I'm occasionally asked by well-intended fans of the Awesome Foundation if there are plans to ramp up our granting efforts, to go beyond the measly $1,000 each of our chapters offers every month so that we can fund higher-impact projects, especially now that we are entering the arena of community development and revitalization.
While it's certainly possible, I have come to strongly believe that the small size of our grants is, as software developers might say, a feature, not a bug.
I'm not the only one. A quick survey of the revitalization landscape in Detroit shows an abundance of organizations, foundations, incubators and competitions that have foregone the "bigger is better" mentality of grant cycles past.
The Detroit Foundation, which gets its funding from Detroit expats who sign up as paying members, is in the process of giving out its first $5,000 grant as part of Fuel Detroit. Detroit Soup and Soup at Spaulding are two community dinner fundraisers with incredible turnout in which attendees pay $5 for dinner and a vote, and the collected funds (usually $600-$900) go towards whoever gives the best pitch during the meal. Kiva Detroit, the first U.S. program by the microfinance giant, gathered over $11,000 in its first three hours from donors giving in small amounts, fully funding all five of its inaugural entrepreneurs. Nearby, in Grand Rapids, Mich., 5×5 night lets five competitors pitch their ideas to compete for a $5,000 grant.
Overall, the general attitude about grants seems to be: less money, more often, and as public and social as possible.
Why this sudden scramble to go small? In my conversations with many Detroiters, there was a general sense of frustration at the perceived lack of results of larger grants past; in their eyes, something had to change. However, the small grants movement should not just be considered a contrarian, knee-jerk reaction. Here are five good reasons why, in funding as in food, smaller portions are a healthier way to grow.
1. Avoiding the boom-bust cycle
The traditional grant model is prone to leading organizations into instability. Organizations that get very large grants are contractually obligated to spend all of the money in a timely fashion or risk reprimands from their granting foundations. However, in doing so, many build up non-essential bulk like extra staff, facilities and programs that they then have trouble sustaining once the initial funding runs out. This not only makes the next fundraising cycle more difficult, but also pulls the organization's energy and attention away from its core programs. Unless an organization is extraordinarily well-prepared and strategic about its spending, it's better to have steady growth than to suffer from funding bulimia.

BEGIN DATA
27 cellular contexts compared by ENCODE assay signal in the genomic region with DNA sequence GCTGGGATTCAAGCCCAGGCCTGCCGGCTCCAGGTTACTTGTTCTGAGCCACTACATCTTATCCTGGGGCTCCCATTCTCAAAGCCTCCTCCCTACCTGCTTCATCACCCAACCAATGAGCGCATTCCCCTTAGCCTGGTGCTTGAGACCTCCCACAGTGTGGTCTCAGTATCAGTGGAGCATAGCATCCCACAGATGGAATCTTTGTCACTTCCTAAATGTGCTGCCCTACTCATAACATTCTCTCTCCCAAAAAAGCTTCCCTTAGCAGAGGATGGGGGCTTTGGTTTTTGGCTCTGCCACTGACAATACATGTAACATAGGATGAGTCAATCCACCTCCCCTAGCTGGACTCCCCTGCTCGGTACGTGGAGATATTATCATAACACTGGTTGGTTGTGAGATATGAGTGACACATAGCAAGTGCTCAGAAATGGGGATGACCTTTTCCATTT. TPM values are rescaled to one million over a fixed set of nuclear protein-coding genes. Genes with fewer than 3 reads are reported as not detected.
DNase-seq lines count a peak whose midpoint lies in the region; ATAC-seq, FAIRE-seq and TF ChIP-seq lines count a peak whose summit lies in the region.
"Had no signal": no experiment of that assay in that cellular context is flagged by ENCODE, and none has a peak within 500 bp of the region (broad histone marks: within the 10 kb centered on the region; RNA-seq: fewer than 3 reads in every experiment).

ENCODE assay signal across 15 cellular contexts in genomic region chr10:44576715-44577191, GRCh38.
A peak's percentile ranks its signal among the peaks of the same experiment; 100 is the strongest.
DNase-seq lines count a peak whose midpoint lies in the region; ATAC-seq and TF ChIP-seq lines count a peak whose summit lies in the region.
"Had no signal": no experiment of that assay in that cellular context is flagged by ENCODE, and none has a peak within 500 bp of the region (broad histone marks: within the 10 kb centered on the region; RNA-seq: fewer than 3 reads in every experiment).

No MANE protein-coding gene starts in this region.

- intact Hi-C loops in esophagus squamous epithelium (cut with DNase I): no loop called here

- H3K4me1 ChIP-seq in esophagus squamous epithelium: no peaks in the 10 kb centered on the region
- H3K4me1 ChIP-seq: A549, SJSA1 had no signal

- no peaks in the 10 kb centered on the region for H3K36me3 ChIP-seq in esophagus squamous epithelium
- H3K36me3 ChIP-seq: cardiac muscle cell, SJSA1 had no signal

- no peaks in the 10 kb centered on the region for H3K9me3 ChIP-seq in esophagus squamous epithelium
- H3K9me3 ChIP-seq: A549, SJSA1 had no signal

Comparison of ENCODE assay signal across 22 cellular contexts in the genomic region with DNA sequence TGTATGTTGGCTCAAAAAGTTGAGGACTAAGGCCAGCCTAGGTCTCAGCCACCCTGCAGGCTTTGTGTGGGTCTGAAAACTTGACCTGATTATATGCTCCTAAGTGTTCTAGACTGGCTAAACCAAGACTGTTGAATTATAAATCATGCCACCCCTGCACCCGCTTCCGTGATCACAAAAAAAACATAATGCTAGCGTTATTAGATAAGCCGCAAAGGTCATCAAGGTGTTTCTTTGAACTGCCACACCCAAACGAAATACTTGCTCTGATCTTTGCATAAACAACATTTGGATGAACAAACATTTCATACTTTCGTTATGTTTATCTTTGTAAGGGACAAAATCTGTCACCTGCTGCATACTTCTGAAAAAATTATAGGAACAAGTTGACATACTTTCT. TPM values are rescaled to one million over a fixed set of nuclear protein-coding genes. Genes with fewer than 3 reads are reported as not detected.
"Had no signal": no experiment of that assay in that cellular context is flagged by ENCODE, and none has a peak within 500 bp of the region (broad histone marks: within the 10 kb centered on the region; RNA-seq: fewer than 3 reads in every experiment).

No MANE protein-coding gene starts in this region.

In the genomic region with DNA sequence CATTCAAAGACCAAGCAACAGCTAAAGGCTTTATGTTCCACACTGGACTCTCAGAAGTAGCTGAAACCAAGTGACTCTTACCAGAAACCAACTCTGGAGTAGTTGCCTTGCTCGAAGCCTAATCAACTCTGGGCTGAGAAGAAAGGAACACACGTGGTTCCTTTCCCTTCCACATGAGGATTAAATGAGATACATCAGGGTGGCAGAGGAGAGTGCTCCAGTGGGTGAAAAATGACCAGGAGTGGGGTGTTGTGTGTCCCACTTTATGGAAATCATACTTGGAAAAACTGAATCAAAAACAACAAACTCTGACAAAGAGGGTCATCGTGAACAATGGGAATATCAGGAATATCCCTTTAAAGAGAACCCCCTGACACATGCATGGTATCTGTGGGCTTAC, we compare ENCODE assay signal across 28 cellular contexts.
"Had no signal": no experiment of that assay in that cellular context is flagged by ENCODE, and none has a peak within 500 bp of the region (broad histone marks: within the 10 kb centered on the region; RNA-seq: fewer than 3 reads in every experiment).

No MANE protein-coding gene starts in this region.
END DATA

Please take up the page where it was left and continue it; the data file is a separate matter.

2. Well-rounded growth
To revitalize a community, injecting funds into a single organization or cause is not enough; the whole ecosystem must be systematically cultivated. A system is only as effective as its weakest component, so growing resources and infrastructure across a number of sectors is necessary for preventing bottlenecks. Splitting a large amount of funds into smaller grants acknowledges this and allows for a wider swathe of beneficiaries, which also improves general morale while minimizing resentment and conflict between different organizations.
3. Growing mutual co-dependence
When it comes to running a successful community organization or business, money really isn't everything. Bootstrapped businesses and organizations are often hardier because, in the absence of sufficient funds, their owners learn how to be more resourceful. By negotiating deals with other local businesses and discovering the bounty of free or pro-bono resources available, these entities build richer connections to their neighbors and become part of a community that runs on mutual co-dependencies.
4. Democratizing philanthropy
Microgrants allow many more people, not just foundations and very wealthy individuals, to make a meaningful financial contribution to a project. This enables more people to feel invested in revitalization efforts and think critically about their priorities in the community, which ultimately generates a more engaged, thoughtful and active citizenry.
5. Lowering the applicant barrier
Likewise, a wider range of people -- and their ideas -- can be considered with a smaller grant. It takes a great deal of inspiration, experience, resources and planning to successfully implement a $500,000 project; however, most people have a great $1,000 idea they could easily pull off kicking around in the back of their heads, and these smaller projects are ultimately the gateway drug to larger, more thoughtful involvement.
Saplings in Corktown, Detroit.